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Normally, "take" of a threatened or endangered species, means to "harass, harm, pursue, hunt, shoot, wound, kill, trap, capture, or collect, or to attempt to engage in any such conduct". Although, depending if the species is endangered or threatened, different take prohibitions may apply and [[Incidental Take Permits]] can be provided.<ref>[http://www.nmfs.noaa.gov/pr/permits/incidental/ NOAA Fisheries: Incidental Take Authorizations under the MMPA]</ref><ref name=Take>[https://www.wildlife.ca.gov/Conservation/CESA/Code-Regulations CDFW: State Laws, Regulations and Policy for the Incidental Take of State Listed Species under the California Endangered Species Act (CESA)]</ref>
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While section 2080 of the Fish and Wildlife Code prohibits take of any species that the commission determines to be endangered or threatened, CESA allows for take incidental to otherwise lawful activity through section 2081(b) of the Fish and Wildlife Code. CESA emphasizes early consultation to avoid potential impacts to rare, endangered, and threatened species and to develop appropriate mitigation planning to offset project-caused losses of listed species populations and their essential habitats. For those state-listed species that are also listed under the ESA, CESA allows for consistent determinations with Federal incidental take statements under section 2080.1 of the Fish and Wildlife Code.<ref name=Take/>
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==See also==
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* [[Special Status Animals in the Central Coast Region]]
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* [[Special Status Plants in the Central Coast Region]]
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==Links==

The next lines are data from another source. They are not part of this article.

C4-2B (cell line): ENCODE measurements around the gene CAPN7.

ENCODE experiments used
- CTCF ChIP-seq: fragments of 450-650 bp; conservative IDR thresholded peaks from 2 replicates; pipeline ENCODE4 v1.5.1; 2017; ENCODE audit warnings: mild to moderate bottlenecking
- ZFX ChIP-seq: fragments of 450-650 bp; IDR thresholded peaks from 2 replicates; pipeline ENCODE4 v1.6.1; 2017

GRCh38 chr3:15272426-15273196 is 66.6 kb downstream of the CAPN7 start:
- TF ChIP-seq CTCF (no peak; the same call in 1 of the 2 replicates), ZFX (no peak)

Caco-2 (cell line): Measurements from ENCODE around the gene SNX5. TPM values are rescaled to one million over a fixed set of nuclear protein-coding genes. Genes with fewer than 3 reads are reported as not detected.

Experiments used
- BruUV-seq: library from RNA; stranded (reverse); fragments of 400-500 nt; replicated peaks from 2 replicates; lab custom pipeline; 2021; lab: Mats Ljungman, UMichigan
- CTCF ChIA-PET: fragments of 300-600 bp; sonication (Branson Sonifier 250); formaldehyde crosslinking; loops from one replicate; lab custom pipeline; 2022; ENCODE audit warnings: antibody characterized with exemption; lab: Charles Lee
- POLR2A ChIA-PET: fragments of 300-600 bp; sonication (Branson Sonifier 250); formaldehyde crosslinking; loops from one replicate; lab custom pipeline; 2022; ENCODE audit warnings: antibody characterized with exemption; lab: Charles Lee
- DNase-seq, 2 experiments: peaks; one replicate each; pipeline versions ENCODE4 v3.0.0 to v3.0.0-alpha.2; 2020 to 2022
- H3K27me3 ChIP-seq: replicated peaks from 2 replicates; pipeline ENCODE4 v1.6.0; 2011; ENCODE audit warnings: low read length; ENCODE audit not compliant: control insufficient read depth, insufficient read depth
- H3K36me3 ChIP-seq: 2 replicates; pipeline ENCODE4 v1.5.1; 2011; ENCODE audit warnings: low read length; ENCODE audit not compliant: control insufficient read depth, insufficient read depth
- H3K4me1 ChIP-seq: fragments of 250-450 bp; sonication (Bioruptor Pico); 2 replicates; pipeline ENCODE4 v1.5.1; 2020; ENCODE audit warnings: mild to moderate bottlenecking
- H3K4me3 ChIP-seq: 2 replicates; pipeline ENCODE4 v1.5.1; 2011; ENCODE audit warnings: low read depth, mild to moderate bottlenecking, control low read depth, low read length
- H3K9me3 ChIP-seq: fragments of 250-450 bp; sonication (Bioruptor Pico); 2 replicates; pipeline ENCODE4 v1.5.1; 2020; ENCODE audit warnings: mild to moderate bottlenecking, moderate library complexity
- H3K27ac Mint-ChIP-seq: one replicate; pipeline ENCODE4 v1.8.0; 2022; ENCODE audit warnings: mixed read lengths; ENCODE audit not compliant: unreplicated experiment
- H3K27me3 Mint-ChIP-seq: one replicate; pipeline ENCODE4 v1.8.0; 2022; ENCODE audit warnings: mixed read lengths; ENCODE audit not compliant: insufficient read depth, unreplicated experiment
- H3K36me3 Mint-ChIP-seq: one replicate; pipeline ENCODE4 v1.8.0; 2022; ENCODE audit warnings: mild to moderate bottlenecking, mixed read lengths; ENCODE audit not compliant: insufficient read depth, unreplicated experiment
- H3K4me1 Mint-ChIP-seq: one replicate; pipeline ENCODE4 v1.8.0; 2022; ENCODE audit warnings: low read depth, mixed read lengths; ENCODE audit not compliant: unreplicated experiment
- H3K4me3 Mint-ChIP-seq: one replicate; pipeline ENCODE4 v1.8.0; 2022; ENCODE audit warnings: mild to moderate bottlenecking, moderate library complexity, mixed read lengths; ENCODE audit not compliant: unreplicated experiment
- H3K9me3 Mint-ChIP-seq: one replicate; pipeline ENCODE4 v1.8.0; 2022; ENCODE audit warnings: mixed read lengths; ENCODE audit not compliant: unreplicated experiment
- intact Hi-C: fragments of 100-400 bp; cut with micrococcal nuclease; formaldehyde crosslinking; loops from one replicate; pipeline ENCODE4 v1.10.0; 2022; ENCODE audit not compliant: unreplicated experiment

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* [[Endangered Species Act (ESA)]]
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* [[California Endangered Species Act (CESA)]]
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* [[California Department of Fish and Wildlife]]
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* [[CEQA Overview]]
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* [[United States Bureau of Land Management (BLM)]]
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* [[National Environmental Policy Act (NEPA)]]
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* [[Critical Habitat]]
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* [[Carmel River Steelhead Association]]
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* [http://www.fws.gov/ENDANGERED/species/index.html USFWS Endangered Species Lists]
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* [https://www.dfg.ca.gov/wildlife/nongame/ssc/ CDFW Endangered Species Lists]
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* [https://www.wildlife.ca.gov/Conservation/Plants/Info CDFW Information on Rare, Threatened, and Endangered Plants]
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* [https://www.wildlife.ca.gov/SWAP CDFW State Wildlife Action Plan]
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* [[California Native Plant Society (CNPS) Rare Plant Ranking System]]
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* [[Bat Species of California's Central Coast Region]]
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* [[Species emphasized in environmental management in California's Central Coast Region]]
  
 
==References==
 
==References==
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<references/>
 
<references/>
 
  
 
== Disclaimer ==
 
== Disclaimer ==
 
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This page may contain student work completed as part of assigned coursework. It may not be accurate. It does not necessarily reflect the opinion or policy of CSUMB, its staff, or students.
This page may contain students' work completed as part of assigned coursework. It may not be accurate. It does not necessarily reflect the opinion or policy of [[CSUMB]], its staff, or students.